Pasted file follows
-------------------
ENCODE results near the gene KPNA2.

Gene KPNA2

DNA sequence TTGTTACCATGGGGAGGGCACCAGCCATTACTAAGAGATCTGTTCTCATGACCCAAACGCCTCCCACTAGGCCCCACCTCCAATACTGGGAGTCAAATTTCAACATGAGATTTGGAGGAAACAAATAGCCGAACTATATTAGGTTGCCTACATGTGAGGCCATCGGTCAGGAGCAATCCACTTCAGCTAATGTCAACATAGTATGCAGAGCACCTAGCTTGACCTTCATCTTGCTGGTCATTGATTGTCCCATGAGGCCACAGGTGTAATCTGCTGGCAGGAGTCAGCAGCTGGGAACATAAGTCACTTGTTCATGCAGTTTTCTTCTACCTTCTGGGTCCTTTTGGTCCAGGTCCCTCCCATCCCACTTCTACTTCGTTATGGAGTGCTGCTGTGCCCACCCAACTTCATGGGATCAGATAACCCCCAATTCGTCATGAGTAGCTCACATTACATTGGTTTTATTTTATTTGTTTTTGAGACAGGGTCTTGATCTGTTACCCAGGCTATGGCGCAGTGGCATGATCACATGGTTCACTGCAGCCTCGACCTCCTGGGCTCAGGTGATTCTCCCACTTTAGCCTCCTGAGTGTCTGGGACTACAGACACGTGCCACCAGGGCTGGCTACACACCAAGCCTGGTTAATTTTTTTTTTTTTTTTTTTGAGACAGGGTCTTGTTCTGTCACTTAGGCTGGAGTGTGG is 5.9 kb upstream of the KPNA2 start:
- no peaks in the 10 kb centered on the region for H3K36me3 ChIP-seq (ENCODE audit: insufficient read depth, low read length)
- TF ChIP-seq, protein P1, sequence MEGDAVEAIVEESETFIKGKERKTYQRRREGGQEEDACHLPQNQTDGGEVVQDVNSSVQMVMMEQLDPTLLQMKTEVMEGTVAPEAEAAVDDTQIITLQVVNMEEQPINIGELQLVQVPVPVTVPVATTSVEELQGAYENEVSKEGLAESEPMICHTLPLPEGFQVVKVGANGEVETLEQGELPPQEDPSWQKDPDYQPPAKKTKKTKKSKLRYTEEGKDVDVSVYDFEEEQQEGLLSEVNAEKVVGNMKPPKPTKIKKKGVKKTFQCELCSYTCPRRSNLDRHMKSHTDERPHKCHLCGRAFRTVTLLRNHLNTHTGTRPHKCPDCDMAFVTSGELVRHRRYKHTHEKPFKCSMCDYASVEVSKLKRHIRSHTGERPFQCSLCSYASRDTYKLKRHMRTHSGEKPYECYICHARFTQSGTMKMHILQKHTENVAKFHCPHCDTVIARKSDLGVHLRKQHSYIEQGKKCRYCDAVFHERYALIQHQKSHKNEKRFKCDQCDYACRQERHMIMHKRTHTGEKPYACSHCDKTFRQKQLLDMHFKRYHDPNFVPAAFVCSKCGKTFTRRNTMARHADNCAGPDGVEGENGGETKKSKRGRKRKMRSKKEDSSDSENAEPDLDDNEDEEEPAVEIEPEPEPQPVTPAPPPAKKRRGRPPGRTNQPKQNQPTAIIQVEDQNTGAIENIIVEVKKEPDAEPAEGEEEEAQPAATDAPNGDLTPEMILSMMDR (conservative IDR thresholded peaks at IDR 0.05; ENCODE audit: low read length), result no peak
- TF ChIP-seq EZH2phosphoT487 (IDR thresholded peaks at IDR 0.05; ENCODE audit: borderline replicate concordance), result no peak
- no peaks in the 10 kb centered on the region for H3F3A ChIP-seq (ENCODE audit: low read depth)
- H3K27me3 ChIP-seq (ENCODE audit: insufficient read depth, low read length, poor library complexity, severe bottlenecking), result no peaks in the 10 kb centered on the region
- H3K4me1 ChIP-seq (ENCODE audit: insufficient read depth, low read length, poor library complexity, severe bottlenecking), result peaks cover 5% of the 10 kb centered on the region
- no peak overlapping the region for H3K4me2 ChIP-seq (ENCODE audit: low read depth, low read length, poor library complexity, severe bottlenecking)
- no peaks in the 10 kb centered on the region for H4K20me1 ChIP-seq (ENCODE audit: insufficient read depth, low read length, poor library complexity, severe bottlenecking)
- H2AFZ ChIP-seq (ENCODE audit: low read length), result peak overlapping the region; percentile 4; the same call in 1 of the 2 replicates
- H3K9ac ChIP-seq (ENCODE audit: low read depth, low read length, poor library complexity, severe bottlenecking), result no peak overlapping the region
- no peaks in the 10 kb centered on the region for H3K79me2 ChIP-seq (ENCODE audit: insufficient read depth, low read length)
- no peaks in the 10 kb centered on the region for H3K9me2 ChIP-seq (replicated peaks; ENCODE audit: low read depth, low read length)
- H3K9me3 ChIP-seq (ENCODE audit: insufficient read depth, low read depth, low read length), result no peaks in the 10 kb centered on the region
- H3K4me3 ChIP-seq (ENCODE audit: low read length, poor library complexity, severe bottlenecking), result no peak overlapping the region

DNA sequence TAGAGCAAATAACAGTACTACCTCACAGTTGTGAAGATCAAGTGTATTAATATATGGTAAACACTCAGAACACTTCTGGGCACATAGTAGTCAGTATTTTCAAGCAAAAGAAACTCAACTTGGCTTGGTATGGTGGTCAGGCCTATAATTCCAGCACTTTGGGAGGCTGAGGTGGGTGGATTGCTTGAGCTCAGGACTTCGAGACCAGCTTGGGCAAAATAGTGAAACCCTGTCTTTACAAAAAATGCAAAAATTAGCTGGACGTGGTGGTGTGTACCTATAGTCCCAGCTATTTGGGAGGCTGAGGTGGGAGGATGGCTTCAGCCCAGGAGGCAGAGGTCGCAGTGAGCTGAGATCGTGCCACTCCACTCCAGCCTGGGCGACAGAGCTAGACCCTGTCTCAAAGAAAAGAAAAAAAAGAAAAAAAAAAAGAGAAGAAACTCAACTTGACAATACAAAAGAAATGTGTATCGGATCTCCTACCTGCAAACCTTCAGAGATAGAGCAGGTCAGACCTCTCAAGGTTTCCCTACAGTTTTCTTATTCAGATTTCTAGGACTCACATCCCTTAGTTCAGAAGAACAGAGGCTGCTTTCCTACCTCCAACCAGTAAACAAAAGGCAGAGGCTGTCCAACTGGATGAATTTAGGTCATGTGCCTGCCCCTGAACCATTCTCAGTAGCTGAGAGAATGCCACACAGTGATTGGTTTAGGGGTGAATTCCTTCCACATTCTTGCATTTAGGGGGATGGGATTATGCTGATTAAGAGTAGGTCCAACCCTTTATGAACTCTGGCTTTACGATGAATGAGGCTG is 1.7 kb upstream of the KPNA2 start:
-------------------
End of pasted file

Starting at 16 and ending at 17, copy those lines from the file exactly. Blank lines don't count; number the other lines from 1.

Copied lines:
- H3K9me3 ChIP-seq (ENCODE audit: insufficient read depth, low read depth, low read length), result no peaks in the 10 kb centered on the region
- H3K4me3 ChIP-seq (ENCODE audit: low read length, poor library complexity, severe bottlenecking), result no peak overlapping the region